Vocabulary and the Definition of a Medieval ‘Strategy’

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The Crusader Strategy Defending the Holy Land by Steve Tibble
The Crusader Strategy Defending the Holy Land by Steve Tibble

VOCABULARY AND DEFINITION

We need to be clear about the language we use.

The word ‘strategy’ has come to mean so much that it now means almost nothing. Definitions of strategy are surprisingly vague. They are also desperately misused. The word ‘strategic’ in modern usage often means something a little more specific than ‘important’. Or just ‘big’. Or something that you would like to achieve (which, incidentally, is really an ‘objective’).

Similarly, there is a continual tendency to confuse and conflate a series of related words, all of which are used interchangeably (and incorrectly) far too often: aims, goals, tactics, strategy, a continual stream of vague but important-sounding descriptors that litter our self-help books and business manuals.

What is ‘Strategy’?

For the sake of clarity, therefore, we shall define certain phrases as follows:

– ‘Strategy’ (and ‘strategic activity’) is designing and implementing the forms and structures of warfare needed to pursue the policy goals of a given society. If our goal is to conquer Egypt, for instance, how can that be best achieved? Strategy is thus the direction of warfare above the level of the battlefield, as the military expression of statesmanship, policy, and the objectives of the state.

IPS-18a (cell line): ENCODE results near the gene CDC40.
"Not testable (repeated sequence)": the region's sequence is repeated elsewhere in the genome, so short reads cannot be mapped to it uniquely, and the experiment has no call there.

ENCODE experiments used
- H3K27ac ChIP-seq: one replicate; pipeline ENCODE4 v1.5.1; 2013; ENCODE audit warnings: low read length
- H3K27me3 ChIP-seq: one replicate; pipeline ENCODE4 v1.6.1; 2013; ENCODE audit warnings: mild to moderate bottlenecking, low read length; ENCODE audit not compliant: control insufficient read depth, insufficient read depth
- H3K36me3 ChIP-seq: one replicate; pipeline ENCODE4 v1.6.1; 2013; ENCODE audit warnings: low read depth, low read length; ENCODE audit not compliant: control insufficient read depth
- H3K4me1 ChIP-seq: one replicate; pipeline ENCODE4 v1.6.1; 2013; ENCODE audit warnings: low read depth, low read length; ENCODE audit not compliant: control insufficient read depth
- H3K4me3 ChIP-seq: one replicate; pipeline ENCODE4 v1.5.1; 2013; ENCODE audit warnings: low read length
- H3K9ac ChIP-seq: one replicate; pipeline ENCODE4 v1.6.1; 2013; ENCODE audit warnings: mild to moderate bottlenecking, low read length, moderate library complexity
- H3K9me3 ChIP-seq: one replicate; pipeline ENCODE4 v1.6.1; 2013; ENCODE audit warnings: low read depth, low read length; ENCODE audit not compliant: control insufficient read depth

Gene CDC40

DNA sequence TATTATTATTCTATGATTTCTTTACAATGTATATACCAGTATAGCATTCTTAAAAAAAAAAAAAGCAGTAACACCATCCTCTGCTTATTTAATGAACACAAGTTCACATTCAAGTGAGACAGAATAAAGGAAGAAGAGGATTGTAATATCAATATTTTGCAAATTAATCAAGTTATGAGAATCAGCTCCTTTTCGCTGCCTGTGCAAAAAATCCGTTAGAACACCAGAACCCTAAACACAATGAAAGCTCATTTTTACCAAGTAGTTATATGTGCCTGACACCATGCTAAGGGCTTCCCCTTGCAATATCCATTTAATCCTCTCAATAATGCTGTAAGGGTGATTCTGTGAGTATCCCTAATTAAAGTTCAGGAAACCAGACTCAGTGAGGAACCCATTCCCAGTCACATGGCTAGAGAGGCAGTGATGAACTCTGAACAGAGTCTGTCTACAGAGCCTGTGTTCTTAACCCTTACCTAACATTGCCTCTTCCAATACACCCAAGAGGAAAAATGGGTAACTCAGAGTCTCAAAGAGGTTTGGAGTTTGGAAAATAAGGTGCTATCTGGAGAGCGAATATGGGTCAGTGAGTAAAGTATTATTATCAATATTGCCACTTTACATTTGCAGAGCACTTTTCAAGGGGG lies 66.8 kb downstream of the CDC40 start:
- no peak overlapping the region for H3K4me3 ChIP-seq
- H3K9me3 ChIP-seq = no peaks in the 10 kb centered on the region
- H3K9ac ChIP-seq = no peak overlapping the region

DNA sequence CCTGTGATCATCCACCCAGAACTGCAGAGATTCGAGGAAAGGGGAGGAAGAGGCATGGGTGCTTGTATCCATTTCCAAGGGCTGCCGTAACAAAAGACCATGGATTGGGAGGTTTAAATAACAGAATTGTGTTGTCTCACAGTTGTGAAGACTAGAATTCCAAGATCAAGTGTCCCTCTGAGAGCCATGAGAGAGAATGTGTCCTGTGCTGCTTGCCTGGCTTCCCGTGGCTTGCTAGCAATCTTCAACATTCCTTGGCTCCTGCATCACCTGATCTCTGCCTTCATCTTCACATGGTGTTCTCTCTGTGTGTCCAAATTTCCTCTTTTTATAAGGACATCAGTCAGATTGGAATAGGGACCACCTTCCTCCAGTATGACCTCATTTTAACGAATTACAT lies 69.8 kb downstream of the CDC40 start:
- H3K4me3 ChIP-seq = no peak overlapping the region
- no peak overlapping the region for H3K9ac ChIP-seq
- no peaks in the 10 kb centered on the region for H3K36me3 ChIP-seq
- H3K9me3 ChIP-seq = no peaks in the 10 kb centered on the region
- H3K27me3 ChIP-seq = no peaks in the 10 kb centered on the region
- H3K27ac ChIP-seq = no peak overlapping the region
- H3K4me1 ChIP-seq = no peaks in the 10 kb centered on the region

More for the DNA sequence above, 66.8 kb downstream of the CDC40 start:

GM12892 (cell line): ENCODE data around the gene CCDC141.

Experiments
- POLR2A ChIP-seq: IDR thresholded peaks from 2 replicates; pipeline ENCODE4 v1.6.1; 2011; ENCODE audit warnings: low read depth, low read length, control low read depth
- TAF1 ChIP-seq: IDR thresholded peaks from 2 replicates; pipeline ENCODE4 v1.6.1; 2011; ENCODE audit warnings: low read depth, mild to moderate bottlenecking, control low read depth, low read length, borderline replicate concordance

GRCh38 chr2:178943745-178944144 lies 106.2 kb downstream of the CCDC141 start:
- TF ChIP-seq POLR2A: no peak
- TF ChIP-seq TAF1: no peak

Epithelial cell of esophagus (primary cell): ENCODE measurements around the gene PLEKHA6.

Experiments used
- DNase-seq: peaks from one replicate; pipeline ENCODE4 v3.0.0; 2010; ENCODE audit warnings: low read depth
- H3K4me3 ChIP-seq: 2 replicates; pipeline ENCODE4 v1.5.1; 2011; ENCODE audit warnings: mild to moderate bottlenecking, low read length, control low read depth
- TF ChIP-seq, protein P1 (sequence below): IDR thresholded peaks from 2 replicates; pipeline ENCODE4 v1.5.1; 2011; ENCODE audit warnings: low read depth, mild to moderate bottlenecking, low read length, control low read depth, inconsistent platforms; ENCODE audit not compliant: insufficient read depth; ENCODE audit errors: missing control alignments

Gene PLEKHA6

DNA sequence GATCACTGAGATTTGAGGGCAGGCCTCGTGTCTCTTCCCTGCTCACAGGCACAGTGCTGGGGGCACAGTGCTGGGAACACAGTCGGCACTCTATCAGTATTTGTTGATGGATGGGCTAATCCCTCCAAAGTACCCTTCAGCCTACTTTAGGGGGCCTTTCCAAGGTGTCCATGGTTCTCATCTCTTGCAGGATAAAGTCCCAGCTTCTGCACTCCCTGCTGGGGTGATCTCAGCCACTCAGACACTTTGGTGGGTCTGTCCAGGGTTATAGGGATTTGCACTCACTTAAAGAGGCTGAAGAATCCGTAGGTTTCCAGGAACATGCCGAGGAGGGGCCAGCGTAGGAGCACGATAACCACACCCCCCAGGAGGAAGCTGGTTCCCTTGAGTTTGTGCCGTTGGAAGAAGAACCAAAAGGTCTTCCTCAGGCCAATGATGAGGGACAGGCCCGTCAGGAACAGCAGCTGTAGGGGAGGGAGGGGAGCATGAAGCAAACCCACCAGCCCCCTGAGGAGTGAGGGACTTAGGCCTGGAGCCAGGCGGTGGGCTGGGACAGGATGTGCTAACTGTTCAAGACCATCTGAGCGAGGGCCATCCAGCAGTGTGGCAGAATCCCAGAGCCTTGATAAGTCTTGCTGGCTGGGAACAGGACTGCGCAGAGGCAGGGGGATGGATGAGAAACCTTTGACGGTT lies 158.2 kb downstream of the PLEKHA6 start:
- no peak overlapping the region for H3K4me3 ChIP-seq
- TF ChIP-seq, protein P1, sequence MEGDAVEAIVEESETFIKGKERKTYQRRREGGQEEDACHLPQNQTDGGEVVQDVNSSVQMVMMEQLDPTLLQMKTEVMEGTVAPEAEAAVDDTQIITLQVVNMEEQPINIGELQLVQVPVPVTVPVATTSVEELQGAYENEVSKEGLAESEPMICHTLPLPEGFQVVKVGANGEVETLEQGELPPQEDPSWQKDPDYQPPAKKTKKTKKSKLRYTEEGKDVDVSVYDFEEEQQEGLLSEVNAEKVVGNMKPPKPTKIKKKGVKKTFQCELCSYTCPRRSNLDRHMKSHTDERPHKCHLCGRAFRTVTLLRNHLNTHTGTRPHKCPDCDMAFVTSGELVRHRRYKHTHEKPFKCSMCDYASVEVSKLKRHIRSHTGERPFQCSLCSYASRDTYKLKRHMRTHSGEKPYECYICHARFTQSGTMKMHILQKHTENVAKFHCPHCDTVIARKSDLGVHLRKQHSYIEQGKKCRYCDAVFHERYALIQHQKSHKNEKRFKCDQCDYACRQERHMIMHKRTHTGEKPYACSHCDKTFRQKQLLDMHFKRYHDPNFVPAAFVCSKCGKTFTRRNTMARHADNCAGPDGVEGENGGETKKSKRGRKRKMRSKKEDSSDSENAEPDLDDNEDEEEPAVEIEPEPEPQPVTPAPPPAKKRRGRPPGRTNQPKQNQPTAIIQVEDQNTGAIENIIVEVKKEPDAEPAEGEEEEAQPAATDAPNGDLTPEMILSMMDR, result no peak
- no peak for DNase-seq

– ‘Operational activity’ is the conduct of campaigns that see that strategy played out on the ground (mustering troops, organising logistical back-up, long-distance maneuvering, and so on).
– ‘Tactical activity’ is maneuvering and fighting on the battlefield or in a siege—the sharp end of the military interface.

What Strategy is Not …

But if we define what strategy is, we also need to understand what it is not. It is not, for instance, the objectives, or the objective setting: it is about how to achieve things rather than trying to establish what those things might be.

Neither can all military activity be viewed as solely directed towards the solution of a bigger problem. It would be entirely unrealistic, for instance, to look at every castle and assume it is part of a single, unified strategy. Similarly, there were many localised and ad hoc calls on the military, which one would never expect to be part of the policy of the state. These were diffuse and decentralised societies, many of whose rudimentary economies were not even operating on a monetary basis. A tight control of resources was never entirely feasible, even under the strongest king: ‘strategy’, insofar as it existed in a medieval state, needed to be implemented with the lightest of touches.